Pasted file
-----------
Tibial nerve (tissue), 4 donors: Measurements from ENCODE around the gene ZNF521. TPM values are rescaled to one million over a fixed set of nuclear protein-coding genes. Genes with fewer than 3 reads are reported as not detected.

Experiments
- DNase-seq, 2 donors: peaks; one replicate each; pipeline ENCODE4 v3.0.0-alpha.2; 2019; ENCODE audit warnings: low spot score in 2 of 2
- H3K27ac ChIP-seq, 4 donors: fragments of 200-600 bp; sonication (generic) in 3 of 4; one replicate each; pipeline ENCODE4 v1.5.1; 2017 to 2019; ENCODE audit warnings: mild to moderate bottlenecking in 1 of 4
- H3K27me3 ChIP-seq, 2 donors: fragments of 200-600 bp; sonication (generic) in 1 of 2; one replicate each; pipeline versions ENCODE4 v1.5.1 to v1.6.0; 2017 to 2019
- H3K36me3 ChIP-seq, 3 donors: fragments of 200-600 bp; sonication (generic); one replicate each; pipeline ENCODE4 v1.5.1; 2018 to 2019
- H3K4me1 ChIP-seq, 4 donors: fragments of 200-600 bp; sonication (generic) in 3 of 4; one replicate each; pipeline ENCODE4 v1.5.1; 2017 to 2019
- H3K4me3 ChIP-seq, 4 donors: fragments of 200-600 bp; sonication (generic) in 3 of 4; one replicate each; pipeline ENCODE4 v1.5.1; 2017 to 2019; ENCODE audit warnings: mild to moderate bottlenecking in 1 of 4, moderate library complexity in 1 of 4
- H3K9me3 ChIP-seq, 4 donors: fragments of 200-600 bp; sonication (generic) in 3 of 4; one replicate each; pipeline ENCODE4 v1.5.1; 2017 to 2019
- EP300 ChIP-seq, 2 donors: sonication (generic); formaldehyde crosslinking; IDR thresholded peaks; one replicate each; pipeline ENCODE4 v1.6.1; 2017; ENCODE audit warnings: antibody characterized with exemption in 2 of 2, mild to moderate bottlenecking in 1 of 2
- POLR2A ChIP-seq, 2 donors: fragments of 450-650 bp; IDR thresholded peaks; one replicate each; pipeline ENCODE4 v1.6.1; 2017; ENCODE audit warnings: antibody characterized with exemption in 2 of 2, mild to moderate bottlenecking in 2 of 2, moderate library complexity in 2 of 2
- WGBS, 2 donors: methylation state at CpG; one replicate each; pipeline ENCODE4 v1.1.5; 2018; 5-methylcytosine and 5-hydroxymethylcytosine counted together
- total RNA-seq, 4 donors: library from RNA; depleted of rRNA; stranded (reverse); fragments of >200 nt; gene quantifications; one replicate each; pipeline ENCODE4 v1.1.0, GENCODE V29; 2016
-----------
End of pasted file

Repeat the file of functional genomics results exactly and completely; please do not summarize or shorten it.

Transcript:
Tibial nerve (tissue), 4 donors: Measurements from ENCODE around the gene ZNF521. TPM values are rescaled to one million over a fixed set of nuclear protein-coding genes. Genes with fewer than 3 reads are reported as not detected.

Experiments
- DNase-seq, 2 donors: peaks; one replicate each; pipeline ENCODE4 v3.0.0-alpha.2; 2019; ENCODE audit warnings: low spot score in 2 of 2
- H3K27ac ChIP-seq, 4 donors: fragments of 200-600 bp; sonication (generic) in 3 of 4; one replicate each; pipeline ENCODE4 v1.5.1; 2017 to 2019; ENCODE audit warnings: mild to moderate bottlenecking in 1 of 4
- H3K27me3 ChIP-seq, 2 donors: fragments of 200-600 bp; sonication (generic) in 1 of 2; one replicate each; pipeline versions ENCODE4 v1.5.1 to v1.6.0; 2017 to 2019
- H3K36me3 ChIP-seq, 3 donors: fragments of 200-600 bp; sonication (generic); one replicate each; pipeline ENCODE4 v1.5.1; 2018 to 2019
- H3K4me1 ChIP-seq, 4 donors: fragments of 200-600 bp; sonication (generic) in 3 of 4; one replicate each; pipeline ENCODE4 v1.5.1; 2017 to 2019
- H3K4me3 ChIP-seq, 4 donors: fragments of 200-600 bp; sonication (generic) in 3 of 4; one replicate each; pipeline ENCODE4 v1.5.1; 2017 to 2019; ENCODE audit warnings: mild to moderate bottlenecking in 1 of 4, moderate library complexity in 1 of 4
- H3K9me3 ChIP-seq, 4 donors: fragments of 200-600 bp; sonication (generic) in 3 of 4; one replicate each; pipeline ENCODE4 v1.5.1; 2017 to 2019
- EP300 ChIP-seq, 2 donors: sonication (generic); formaldehyde crosslinking; IDR thresholded peaks; one replicate each; pipeline ENCODE4 v1.6.1; 2017; ENCODE audit warnings: antibody characterized with exemption in 2 of 2, mild to moderate bottlenecking in 1 of 2
- POLR2A ChIP-seq, 2 donors: fragments of 450-650 bp; IDR thresholded peaks; one replicate each; pipeline ENCODE4 v1.6.1; 2017; ENCODE audit warnings: antibody characterized with exemption in 2 of 2, mild to moderate bottlenecking in 2 of 2, moderate library complexity in 2 of 2
- WGBS, 2 donors: methylation state at CpG; one replicate each; pipeline ENCODE4 v1.1.5; 2018; 5-methylcytosine and 5-hydroxymethylcytosine counted together
- total RNA-seq, 4 donors: library from RNA; depleted of rRNA; stranded (reverse); fragments of >200 nt; gene quantifications; one replicate each; pipeline ENCODE4 v1.1.0, GENCODE V29; 2016